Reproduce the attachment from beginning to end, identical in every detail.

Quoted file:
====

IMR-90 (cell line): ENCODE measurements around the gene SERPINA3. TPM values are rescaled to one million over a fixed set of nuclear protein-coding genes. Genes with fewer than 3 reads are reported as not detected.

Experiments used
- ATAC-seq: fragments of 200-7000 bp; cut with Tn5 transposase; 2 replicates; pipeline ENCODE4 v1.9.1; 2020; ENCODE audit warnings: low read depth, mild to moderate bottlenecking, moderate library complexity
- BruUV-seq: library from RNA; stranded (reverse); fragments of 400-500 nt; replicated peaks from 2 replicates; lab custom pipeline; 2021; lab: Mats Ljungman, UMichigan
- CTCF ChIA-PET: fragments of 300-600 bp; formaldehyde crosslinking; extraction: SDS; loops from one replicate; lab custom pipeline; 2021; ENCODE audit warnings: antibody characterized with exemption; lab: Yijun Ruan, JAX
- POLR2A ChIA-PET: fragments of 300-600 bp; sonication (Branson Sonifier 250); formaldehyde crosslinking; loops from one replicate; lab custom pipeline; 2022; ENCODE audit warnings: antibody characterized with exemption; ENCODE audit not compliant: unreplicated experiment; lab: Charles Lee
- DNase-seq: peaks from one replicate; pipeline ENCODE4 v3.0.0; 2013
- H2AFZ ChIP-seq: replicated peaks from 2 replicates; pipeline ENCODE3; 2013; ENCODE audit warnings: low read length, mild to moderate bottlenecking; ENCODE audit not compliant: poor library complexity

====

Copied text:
IMR-90 (cell line): ENCODE measurements around the gene SERPINA3. TPM values are rescaled to one million over a fixed set of nuclear protein-coding genes. Genes with fewer than 3 reads are reported as not detected.

Experiments used
- ATAC-seq: fragments of 200-7000 bp; cut with Tn5 transposase; 2 replicates; pipeline ENCODE4 v1.9.1; 2020; ENCODE audit warnings: low read depth, mild to moderate bottlenecking, moderate library complexity
- BruUV-seq: library from RNA; stranded (reverse); fragments of 400-500 nt; replicated peaks from 2 replicates; lab custom pipeline; 2021; lab: Mats Ljungman, UMichigan
- CTCF ChIA-PET: fragments of 300-600 bp; formaldehyde crosslinking; extraction: SDS; loops from one replicate; lab custom pipeline; 2021; ENCODE audit warnings: antibody characterized with exemption; lab: Yijun Ruan, JAX
- POLR2A ChIA-PET: fragments of 300-600 bp; sonication (Branson Sonifier 250); formaldehyde crosslinking; loops from one replicate; lab custom pipeline; 2022; ENCODE audit warnings: antibody characterized with exemption; ENCODE audit not compliant: unreplicated experiment; lab: Charles Lee
- DNase-seq: peaks from one replicate; pipeline ENCODE4 v3.0.0; 2013
- H2AFZ ChIP-seq: replicated peaks from 2 replicates; pipeline ENCODE3; 2013; ENCODE audit warnings: low read length, mild to moderate bottlenecking; ENCODE audit not compliant: poor library complexity